Löfstedt and his colleagues rely on genetic engineering to clothe themselves Camelina with a gene from the navel orange worm that causes Camelina seeds to produce a fatty acid called (Z)-11-hexadecenoic acid. In insects, this fatty acid is a precursor to mating pheromones. Researchers began growing their genetically modified Camelina in experimental plots in Nebraska and Sweden in 2016, selectively cultivating the plants that produced the greatest amounts of this critical molecule.

After three generations, 20% of the fatty acid content of the seeds consisted of (Z)-11-hexadecenoic acid—enough to suggest that the crop could be an efficient source of the raw materials needed for pheromone production. The researchers then purified the oil and turned it into a liquid cocktail of pheromone molecules designed to attract the diamondback moth (Plutella xylostella), a pest that is a particular problem in Brassicaa group of plants including cabbage, kale and broccoli.

In 2017, the team tested this mixture of pheromones in China, where the co-author works. They set pheromone traps on sticks about 10 to 15 meters apart in a plot of leafy plants. Brassica choi sum The traps worked just as well as commercial synthetic pheromones, the team reports today in Resilience of nature. Another test in bean fields in Brazil revealed that a single pheromone produced by the plant could disrupt the mating patterns of the destructive cotton bollworm (Helicoverpa armigera), as well as a synthetic pheromone.

ISCA Inc., a Riverside, Calif.-based pest control company involved in the research, estimates that it would cost between $70 and $125 per kilogram to grow Camelina and make the pheromones at less than half the cost of current synthesis methods. This would equalize the cost of pesticides. The authors note that a liquefied version of these pheromones could be sprayed onto the field, which would require less labor than manually placing traps.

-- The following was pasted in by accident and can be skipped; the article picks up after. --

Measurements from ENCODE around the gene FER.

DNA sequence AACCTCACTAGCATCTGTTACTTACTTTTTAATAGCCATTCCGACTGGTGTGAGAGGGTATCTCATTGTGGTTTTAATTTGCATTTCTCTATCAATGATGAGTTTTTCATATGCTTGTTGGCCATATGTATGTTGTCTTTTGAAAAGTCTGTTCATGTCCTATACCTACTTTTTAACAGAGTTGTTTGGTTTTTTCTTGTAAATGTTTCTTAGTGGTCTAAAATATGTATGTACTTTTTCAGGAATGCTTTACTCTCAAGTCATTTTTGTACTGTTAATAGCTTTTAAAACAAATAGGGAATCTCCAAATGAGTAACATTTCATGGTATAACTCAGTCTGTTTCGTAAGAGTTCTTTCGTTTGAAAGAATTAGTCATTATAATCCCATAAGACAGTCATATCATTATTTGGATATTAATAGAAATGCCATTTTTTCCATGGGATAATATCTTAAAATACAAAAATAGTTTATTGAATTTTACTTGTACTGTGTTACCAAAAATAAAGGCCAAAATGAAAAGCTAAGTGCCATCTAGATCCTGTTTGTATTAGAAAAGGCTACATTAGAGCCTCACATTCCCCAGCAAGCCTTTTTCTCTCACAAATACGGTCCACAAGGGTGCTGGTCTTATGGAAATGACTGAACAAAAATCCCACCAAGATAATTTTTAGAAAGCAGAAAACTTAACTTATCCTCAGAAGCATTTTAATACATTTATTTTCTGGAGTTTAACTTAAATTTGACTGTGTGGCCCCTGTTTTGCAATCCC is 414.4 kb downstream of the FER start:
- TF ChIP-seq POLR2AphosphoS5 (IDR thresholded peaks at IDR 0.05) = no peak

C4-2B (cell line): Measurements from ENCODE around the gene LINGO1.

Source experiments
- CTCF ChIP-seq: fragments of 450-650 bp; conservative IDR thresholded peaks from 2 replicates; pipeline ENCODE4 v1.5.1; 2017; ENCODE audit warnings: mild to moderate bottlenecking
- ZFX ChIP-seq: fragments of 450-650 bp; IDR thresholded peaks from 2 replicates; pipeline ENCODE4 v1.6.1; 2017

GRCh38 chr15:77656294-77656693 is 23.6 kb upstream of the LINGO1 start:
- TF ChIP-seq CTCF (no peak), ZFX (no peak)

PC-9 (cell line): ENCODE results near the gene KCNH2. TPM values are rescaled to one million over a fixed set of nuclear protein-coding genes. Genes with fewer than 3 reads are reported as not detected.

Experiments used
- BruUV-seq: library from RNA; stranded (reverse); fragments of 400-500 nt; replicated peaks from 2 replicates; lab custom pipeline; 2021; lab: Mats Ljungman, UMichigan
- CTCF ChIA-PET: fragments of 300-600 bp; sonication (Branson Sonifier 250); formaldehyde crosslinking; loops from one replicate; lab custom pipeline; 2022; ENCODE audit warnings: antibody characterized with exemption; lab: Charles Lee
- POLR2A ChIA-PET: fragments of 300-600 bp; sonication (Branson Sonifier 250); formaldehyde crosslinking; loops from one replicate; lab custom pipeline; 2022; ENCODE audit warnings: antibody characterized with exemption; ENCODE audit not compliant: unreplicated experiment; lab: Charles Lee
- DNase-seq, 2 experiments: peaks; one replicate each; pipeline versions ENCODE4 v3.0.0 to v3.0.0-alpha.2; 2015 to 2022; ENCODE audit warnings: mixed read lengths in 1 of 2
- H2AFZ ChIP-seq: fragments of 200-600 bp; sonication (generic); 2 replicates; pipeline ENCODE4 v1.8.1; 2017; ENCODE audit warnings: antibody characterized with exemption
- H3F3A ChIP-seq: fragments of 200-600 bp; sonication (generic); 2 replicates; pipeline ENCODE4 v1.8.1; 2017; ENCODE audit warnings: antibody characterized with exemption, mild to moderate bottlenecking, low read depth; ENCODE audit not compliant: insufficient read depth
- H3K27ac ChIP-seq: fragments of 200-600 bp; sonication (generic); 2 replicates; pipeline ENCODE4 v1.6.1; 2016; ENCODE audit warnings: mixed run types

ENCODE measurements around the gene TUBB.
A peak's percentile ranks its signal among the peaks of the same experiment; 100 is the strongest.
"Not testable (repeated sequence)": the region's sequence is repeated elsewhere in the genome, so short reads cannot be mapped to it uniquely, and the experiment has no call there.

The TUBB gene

A lower cost could make pheromones affordable to farmers in the developing world, says entomologist Muni Muniapan of Virginia Polytechnic Institute and State University, who was not involved in the research. But because these pheromones work best when applied over large areas, and most farmers in developing regions work on small fields, farmers will likely have to work together to see the benefits, he says. “You have to have farmer education and outreach to do this successfully.”

Obtaining regulatory approval to grow genetically modified Camelina on commercial farms will take several years, the researchers note. But existing permits for experiments already allow researchers to develop more than enough engineering Camelina to meet the current global demand for pheromone control of diamondback moths and cotton bollworms, says Agenor Mafra-Neto, ISCA CEO.

Several obstacles remain to applying the approach to other pest species, such as beetles and weevils. This will likely require finding and adding other genes to the Camelina. Still, says Junwei Zhu, a chemical ecologist at the U.S. Department of Agriculture, the new work “is a very good start.”